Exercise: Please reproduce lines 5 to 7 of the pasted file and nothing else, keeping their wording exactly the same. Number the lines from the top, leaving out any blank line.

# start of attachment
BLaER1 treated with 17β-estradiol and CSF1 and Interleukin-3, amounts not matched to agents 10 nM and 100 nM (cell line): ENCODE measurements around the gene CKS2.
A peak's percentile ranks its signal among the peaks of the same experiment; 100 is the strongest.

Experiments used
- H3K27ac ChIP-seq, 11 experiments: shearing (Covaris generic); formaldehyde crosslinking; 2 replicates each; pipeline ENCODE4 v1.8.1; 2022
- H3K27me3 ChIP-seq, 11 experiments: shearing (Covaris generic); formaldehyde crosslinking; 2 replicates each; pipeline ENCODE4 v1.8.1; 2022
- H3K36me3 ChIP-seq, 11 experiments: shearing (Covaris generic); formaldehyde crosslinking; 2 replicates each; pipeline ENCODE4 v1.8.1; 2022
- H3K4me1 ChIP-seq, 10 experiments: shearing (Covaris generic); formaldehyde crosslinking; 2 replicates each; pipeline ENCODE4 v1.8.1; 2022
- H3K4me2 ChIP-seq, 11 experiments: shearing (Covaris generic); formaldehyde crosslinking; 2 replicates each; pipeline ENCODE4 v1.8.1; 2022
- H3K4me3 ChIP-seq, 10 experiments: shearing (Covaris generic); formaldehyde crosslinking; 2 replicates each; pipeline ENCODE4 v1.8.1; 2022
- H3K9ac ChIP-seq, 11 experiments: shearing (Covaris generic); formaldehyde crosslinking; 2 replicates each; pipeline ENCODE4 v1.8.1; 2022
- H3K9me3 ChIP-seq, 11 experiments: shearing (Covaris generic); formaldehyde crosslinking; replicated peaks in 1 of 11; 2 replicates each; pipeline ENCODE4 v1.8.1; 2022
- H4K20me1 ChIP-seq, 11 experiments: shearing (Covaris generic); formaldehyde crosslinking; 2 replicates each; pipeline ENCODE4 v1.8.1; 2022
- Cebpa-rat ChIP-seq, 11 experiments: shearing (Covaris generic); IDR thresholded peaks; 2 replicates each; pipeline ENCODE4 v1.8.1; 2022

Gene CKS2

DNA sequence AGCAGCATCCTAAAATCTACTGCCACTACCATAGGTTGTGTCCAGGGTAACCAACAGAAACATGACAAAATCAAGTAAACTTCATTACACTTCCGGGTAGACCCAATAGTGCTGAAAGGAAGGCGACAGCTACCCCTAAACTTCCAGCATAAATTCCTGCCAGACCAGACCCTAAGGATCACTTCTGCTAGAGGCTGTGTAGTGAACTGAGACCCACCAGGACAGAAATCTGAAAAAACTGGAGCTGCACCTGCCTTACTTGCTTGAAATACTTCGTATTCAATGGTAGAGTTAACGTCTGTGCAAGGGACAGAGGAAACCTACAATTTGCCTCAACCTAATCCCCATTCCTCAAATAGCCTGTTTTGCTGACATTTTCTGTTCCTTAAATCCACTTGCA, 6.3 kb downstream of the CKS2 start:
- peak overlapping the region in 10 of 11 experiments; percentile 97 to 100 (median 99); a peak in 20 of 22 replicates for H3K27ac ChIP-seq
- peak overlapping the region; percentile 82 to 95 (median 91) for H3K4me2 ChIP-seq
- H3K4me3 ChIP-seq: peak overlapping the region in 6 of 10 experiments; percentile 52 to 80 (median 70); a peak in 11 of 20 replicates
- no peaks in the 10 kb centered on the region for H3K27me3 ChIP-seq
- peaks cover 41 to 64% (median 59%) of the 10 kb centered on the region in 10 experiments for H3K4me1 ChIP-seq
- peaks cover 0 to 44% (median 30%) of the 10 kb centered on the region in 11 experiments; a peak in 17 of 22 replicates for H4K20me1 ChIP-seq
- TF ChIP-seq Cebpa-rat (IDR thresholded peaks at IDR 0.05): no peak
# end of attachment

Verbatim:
- H3K27me3 ChIP-seq, 11 experiments: shearing (Covaris generic); formaldehyde crosslinking; 2 replicates each; pipeline ENCODE4 v1.8.1; 2022
- H3K36me3 ChIP-seq, 11 experiments: shearing (Covaris generic); formaldehyde crosslinking; 2 replicates each; pipeline ENCODE4 v1.8.1; 2022
- H3K4me1 ChIP-seq, 10 experiments: shearing (Covaris generic); formaldehyde crosslinking; 2 replicates each; pipeline ENCODE4 v1.8.1; 2022